A year ago Jack Ma’s Foundation announced its “Jack Ma Rural Headmasters” plan, which aims to identify and support extraordinary headmasters in rural areas of China. Unlike its previous rural teachers program, where the teachers were nominated by the foundation itself, the rural headmasters are instead recommended by front-line educational NGOs in China. Each NGO recommended one or two headmasters, after which the Foundation verified the identities of the candidates and a group of experts picked out the final 20 delegates out of 5000 applicants. The selected 20 headmasters were invited to attend the first forum on rural headmasters, which was held in Hangzhou on July 12 and 13. They …read more
Over 50% of children in rural areas lagging in cognitive skills
A research conducted by the Rural Education Action Program (REAP) shows that about half of the babies in the rural areas of Shanxi province are underperforming in cognitive development. REAP assessed 1808 babies aged from 6 to 30 months using the Bayley Scales of Infant and Toddler Development (a standard series of measurements used primarily to assess the development of infants and toddlers, ages 1–42 months) and found that the percentage of babies with developmental delays in their cognitive skills is way above average. Similar results were found in rural areas of Hebei and Yunnan. REAP researchers suggest that the delays are mainly caused by a lack of intellectual stimulus, as …read more
The Development Organization of Rural Sichuan (UK) successfully registers
It has been reported that the Development Organization of Rural Sichuan (DORS), a British organization, succeeded in registering in Sichuan in April, 2017. The organization aims to promote the long-term sustainable development of rural Sichuan by operating village-wide integrated development projects. It launches integrated development and service programs based on the need of villagers, particularly focusing on women, children, the elder, destitute families and other disadvantaged groups. Back in 1988, when the organization’s founder Rose Acock visited China, the poverty and hardship faced by farmers in rural China struck her and planted the seed of making a difference in her head. A year after registering in the UK in 1996, …read more
Free Lunch for Children has raised 270 million yuan over six years
Members of the Dong people and Free Lunch for Children representatives at the forum. Chinese charitable organization Free Lunch for Children announced at a recent social welfare forum that over the past six years they have fundraised more than 270 million yuan to provide free lunches to more than 190,000 rural children across 26 provinces. Held on May 20, the “Chinese Human Capital and Children’s Nutrition and Health” forum called on members of a rural education action plan to speak about the situation of chlidren’s nutrition and the disparity in child development across regions of differing affluence. In addition, the forum invited representatives from foundations, schools, government offices and donor organiztions …read more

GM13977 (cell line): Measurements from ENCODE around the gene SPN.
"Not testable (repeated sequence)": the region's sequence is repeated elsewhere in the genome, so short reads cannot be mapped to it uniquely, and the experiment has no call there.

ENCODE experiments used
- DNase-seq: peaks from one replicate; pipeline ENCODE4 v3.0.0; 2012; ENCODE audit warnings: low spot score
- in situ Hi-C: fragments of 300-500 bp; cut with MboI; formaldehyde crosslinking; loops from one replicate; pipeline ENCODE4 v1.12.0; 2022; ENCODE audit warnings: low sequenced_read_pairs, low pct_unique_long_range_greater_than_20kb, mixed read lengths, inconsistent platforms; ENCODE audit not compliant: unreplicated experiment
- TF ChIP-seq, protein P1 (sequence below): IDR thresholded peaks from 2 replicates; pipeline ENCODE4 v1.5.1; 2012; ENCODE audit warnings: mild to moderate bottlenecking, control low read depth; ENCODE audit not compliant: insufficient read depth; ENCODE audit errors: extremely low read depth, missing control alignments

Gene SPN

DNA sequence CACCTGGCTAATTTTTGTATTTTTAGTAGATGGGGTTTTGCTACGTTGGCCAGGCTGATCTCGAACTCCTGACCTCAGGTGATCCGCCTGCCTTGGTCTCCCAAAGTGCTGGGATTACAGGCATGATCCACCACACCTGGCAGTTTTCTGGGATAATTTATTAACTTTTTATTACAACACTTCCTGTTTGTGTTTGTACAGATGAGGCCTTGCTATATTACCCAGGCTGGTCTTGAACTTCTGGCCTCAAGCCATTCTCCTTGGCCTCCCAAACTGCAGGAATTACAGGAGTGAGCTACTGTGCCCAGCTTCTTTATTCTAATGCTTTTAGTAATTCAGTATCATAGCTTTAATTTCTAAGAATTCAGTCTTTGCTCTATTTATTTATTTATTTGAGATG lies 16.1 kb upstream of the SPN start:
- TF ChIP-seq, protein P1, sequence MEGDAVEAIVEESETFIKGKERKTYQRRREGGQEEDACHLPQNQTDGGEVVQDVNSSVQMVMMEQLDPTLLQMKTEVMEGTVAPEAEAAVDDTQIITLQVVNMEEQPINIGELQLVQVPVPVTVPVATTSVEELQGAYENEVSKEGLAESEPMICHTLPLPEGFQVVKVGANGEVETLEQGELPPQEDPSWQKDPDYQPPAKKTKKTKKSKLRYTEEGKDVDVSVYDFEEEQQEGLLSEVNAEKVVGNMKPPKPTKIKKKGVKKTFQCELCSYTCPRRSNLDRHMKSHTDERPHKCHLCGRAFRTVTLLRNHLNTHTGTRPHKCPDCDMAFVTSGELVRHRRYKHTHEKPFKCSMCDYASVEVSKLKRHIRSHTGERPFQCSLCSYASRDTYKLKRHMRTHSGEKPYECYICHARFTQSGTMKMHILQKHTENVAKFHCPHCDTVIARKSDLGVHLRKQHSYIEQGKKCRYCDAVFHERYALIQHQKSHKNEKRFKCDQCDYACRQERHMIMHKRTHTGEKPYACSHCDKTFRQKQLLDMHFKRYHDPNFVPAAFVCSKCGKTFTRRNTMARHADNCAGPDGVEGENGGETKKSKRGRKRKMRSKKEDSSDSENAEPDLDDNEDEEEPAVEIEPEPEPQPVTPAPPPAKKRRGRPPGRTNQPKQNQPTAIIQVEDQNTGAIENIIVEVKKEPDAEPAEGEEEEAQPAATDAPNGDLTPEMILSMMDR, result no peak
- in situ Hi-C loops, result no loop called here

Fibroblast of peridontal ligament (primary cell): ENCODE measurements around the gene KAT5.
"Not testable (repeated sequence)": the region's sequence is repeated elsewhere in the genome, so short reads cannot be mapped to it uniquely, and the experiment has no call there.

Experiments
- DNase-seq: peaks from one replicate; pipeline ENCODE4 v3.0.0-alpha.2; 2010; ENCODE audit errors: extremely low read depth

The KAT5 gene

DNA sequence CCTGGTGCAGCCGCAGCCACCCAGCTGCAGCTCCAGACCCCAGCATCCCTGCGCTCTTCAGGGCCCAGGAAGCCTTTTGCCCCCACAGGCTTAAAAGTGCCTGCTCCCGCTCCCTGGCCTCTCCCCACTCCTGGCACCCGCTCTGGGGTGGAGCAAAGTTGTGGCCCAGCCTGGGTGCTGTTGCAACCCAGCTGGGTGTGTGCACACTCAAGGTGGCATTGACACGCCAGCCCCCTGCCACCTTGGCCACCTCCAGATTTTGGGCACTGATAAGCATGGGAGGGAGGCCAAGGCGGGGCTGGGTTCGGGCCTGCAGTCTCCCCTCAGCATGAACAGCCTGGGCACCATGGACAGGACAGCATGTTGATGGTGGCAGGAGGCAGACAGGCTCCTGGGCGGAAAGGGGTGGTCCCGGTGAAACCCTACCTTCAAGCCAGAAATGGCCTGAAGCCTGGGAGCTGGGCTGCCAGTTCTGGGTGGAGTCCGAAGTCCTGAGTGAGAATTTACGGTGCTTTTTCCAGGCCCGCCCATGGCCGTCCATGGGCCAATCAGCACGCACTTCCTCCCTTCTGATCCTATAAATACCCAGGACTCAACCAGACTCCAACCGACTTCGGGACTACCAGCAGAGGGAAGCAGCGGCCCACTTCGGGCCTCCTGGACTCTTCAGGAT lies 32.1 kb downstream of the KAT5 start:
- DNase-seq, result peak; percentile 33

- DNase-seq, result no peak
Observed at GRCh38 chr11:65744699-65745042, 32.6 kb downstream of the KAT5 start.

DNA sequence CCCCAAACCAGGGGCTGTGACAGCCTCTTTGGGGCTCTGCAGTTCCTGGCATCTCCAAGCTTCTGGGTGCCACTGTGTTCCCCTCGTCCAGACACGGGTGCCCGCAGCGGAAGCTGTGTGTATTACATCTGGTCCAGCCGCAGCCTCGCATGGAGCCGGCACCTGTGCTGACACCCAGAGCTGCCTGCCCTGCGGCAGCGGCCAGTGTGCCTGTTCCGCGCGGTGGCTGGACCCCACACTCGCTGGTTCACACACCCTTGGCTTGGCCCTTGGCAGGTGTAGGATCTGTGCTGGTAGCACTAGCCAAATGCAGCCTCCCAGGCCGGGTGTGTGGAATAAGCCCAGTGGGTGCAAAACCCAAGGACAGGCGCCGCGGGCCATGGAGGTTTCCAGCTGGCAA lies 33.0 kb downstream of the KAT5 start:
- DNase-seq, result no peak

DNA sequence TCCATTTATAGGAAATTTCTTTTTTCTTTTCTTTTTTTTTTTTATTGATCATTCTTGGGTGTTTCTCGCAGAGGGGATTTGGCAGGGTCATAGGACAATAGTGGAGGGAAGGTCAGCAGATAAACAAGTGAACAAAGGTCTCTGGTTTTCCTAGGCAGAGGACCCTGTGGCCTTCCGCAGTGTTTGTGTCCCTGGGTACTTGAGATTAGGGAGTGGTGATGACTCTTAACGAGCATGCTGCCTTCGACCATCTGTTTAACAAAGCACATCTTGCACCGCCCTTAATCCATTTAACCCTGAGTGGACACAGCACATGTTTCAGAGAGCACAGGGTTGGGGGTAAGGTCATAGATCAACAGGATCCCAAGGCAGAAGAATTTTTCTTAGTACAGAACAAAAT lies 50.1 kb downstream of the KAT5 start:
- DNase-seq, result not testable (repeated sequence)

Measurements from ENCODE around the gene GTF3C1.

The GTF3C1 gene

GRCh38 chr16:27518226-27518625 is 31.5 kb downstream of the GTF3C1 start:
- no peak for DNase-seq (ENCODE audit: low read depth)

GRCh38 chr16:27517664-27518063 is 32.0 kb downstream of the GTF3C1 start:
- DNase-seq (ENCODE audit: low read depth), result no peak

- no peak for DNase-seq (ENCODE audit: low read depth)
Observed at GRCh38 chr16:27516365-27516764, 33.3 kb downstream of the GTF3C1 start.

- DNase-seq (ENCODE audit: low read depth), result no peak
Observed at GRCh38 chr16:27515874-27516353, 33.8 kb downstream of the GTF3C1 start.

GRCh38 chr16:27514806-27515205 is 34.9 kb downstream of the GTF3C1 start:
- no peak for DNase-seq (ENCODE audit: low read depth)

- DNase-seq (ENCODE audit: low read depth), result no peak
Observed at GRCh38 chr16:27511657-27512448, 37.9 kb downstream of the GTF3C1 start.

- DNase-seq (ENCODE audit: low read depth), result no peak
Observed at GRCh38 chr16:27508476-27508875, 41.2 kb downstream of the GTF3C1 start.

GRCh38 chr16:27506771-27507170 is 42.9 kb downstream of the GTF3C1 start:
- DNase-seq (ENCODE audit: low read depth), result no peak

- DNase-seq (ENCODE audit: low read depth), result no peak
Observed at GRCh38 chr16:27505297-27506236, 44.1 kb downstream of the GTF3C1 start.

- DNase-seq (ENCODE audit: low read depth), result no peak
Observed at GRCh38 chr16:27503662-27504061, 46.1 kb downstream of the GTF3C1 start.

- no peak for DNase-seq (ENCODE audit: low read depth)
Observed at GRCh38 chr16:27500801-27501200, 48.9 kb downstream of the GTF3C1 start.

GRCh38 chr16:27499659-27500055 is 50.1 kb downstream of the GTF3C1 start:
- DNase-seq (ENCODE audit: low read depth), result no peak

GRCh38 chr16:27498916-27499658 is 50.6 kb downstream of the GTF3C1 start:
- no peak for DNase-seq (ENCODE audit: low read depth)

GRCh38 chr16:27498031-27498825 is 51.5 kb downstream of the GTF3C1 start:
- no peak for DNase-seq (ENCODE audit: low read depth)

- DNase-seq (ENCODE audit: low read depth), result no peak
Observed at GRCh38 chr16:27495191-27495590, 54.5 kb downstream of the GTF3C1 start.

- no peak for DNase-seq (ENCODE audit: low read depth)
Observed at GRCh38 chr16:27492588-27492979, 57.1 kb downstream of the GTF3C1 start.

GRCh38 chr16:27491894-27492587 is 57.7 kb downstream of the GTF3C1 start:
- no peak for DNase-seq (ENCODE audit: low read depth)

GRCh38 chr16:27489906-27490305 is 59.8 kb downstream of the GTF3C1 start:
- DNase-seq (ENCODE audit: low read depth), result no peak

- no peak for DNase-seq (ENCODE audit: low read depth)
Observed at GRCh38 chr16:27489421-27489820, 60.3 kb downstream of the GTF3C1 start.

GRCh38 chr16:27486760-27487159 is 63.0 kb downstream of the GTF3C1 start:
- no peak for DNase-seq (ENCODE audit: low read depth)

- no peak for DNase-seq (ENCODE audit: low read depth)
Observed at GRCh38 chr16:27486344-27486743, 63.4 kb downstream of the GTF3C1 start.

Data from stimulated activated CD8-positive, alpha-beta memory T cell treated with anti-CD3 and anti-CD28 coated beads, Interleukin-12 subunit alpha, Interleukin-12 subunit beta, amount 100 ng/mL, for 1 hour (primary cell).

News of ban on dog meat at notorious Yulin festival may be unreliable
Dogs are reportedly kept and slaughtered in inhumane conditions before the festival. The controversial Yulin Lychee and Dog Meat Festival takes place every June in the southern Chinese province of Guangxi, but animal rights organizations have claimed that this year’s activities may not go as planned. The week-long festival will begin this year on June 21, but Humane Society International and Duo Duo Animal Welfare Project have recently announced that city officials are finally taking steps to stop the inhumane treatment of dogs in conjunction with the festival. Yulin residents have eaten dog meat and lychee on the summer solstice for generations, but it was not until 2010 that the …read more
Opening of “super school” in Zhejiang prompts debate on China’s exam-driven education
Recent reports of Hengshui’s High School No. 1 opening a branch school in Zhejiang Province have sparked a national conversation not only on the quality of China’s examination-oriented education, but also on the pros and cons of the national college entrance exam (gaokao) system. It has also brought into question the necessity of so-called “super high schools”, like the school in question, that value test scores and memorization over innovation and critical thinking. Hengshui High School No. 1 is located in southern Hebei, the province that surrounds Beijing and has a population of some 75 million. The province is not one of China’s wealthiest, and in order to escape the poverty …read more